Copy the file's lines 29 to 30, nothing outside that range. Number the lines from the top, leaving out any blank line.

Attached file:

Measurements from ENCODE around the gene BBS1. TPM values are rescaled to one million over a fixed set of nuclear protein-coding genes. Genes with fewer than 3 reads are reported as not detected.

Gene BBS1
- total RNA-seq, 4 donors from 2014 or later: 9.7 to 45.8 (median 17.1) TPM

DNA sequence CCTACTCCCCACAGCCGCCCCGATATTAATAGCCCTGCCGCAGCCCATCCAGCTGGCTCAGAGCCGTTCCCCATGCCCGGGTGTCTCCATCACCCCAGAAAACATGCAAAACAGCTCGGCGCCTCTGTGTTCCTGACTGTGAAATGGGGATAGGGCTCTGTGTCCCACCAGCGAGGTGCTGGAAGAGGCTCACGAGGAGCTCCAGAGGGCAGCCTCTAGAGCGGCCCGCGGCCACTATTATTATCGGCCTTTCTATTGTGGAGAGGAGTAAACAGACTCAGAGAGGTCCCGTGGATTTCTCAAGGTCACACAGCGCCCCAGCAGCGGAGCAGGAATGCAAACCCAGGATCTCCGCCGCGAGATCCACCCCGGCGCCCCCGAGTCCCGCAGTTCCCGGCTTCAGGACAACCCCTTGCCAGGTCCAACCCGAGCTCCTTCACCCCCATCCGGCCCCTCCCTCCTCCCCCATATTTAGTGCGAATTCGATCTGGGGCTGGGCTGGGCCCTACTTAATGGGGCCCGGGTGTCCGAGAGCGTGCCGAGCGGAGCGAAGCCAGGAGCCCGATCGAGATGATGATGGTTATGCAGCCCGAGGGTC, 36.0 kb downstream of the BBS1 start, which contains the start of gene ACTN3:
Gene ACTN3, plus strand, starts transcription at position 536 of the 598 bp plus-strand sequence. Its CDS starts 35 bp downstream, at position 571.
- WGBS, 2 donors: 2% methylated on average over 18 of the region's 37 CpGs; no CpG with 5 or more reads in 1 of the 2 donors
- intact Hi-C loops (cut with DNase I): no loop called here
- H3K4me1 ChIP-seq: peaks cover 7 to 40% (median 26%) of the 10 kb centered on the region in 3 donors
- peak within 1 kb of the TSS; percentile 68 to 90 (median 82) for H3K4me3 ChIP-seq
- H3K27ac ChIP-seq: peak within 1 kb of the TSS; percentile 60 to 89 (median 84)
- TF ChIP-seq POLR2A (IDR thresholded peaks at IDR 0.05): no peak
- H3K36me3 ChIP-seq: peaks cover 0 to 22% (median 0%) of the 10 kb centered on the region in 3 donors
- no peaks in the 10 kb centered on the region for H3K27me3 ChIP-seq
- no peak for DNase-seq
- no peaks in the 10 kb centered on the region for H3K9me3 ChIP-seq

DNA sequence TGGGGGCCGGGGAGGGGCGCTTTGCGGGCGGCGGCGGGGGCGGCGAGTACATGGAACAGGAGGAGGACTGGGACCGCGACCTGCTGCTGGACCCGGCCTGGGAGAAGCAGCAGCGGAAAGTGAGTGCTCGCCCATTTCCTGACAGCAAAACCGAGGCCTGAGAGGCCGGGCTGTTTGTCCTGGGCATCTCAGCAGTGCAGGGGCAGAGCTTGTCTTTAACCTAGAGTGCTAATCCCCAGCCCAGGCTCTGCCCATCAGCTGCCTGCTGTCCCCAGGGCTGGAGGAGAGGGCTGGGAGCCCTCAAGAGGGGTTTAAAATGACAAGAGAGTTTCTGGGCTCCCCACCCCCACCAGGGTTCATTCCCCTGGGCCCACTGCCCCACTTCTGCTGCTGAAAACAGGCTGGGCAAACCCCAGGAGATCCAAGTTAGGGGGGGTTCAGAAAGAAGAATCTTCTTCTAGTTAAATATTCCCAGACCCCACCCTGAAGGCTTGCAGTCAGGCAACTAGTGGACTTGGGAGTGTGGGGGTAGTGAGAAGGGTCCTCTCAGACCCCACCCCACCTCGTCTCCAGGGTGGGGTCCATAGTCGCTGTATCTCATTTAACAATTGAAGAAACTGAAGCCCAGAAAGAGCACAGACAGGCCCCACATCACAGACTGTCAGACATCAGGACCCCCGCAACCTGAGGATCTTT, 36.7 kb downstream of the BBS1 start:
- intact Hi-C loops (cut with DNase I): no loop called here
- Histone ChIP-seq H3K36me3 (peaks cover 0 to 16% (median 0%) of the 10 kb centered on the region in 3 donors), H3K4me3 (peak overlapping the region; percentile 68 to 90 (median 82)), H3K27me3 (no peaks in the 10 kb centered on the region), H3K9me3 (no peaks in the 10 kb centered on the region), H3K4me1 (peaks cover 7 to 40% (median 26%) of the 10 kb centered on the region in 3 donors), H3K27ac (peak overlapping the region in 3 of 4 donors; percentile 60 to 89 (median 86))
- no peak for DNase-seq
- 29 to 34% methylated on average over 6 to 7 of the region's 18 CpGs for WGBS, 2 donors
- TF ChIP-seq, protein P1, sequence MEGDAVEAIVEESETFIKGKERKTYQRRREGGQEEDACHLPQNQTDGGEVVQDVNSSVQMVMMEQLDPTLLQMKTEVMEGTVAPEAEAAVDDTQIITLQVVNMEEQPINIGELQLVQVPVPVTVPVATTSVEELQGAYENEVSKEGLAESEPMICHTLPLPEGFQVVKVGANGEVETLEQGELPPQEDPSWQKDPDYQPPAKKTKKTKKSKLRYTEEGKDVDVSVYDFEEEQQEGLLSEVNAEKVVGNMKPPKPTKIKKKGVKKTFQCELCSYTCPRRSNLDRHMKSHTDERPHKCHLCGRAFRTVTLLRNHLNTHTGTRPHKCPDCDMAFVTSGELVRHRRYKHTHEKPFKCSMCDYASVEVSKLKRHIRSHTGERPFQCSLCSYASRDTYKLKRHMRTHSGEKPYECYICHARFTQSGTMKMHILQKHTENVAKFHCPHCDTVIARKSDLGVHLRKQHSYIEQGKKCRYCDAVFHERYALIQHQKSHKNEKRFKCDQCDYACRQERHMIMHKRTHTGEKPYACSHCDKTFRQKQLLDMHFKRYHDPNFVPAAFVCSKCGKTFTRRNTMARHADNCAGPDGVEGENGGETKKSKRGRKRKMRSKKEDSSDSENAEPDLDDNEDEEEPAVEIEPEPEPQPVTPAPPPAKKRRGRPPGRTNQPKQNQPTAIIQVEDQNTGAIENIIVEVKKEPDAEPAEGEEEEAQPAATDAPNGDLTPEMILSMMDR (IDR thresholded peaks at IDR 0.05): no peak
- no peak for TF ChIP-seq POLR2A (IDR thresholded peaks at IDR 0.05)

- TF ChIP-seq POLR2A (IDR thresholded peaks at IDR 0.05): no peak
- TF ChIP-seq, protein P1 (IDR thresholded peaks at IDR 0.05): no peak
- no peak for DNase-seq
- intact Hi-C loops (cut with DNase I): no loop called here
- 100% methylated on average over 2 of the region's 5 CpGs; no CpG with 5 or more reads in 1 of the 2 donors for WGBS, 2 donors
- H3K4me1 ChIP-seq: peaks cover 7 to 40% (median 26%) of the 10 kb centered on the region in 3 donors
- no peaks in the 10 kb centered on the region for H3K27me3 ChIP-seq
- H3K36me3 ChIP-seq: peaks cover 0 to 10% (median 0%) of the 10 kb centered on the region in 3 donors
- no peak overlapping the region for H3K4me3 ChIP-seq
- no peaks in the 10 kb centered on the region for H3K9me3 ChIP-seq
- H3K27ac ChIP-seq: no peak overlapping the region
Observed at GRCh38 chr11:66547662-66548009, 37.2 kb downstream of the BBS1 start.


- no peaks in the 10 kb centered on the region for H3K27me3 ChIP-seq
- H3K36me3 ChIP-seq: peaks cover 0 to 10% (median 0%) of the 10 kb centered on the region in 3 donors